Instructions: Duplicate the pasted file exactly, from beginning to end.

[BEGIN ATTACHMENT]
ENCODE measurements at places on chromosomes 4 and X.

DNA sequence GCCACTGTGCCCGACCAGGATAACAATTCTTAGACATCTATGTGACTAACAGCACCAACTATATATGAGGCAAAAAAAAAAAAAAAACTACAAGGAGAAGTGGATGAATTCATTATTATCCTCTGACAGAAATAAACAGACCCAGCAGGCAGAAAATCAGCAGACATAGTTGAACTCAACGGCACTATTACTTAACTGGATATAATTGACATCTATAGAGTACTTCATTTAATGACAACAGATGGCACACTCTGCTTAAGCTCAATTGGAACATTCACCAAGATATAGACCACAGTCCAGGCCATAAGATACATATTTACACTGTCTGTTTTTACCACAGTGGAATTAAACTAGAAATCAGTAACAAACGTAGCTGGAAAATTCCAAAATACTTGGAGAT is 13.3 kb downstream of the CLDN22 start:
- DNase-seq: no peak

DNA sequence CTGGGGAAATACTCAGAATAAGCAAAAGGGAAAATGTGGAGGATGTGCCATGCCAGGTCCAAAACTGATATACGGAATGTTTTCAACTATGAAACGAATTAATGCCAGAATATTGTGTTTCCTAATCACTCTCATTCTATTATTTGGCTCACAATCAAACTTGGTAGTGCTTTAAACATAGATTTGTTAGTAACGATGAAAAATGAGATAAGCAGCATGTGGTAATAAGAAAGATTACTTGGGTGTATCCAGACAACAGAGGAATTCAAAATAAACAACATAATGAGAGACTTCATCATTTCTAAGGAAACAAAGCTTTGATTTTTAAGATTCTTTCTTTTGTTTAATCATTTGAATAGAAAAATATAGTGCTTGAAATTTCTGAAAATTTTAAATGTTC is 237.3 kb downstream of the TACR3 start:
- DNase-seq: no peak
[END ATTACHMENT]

ENCODE measurements at places on chromosomes 4 and X.

DNA sequence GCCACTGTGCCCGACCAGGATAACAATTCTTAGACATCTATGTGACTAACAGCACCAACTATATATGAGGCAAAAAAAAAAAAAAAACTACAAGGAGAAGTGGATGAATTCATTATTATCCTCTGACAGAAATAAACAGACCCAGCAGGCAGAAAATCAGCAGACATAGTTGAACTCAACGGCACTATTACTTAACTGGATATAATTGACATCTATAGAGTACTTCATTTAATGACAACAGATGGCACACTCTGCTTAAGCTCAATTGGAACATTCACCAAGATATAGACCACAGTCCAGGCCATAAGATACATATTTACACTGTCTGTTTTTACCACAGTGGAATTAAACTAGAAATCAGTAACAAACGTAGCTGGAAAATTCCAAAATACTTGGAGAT is 13.3 kb downstream of the CLDN22 start:
- DNase-seq: no peak

DNA sequence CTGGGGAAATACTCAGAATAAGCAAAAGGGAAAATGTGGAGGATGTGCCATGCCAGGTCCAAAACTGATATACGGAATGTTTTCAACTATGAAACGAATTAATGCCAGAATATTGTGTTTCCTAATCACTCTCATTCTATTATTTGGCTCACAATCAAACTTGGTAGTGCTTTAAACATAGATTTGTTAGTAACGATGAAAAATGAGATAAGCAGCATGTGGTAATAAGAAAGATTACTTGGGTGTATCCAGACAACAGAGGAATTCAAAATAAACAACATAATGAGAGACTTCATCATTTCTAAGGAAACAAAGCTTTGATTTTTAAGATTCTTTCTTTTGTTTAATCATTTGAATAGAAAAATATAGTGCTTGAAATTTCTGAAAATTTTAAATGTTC is 237.3 kb downstream of the TACR3 start:
- DNase-seq: no peak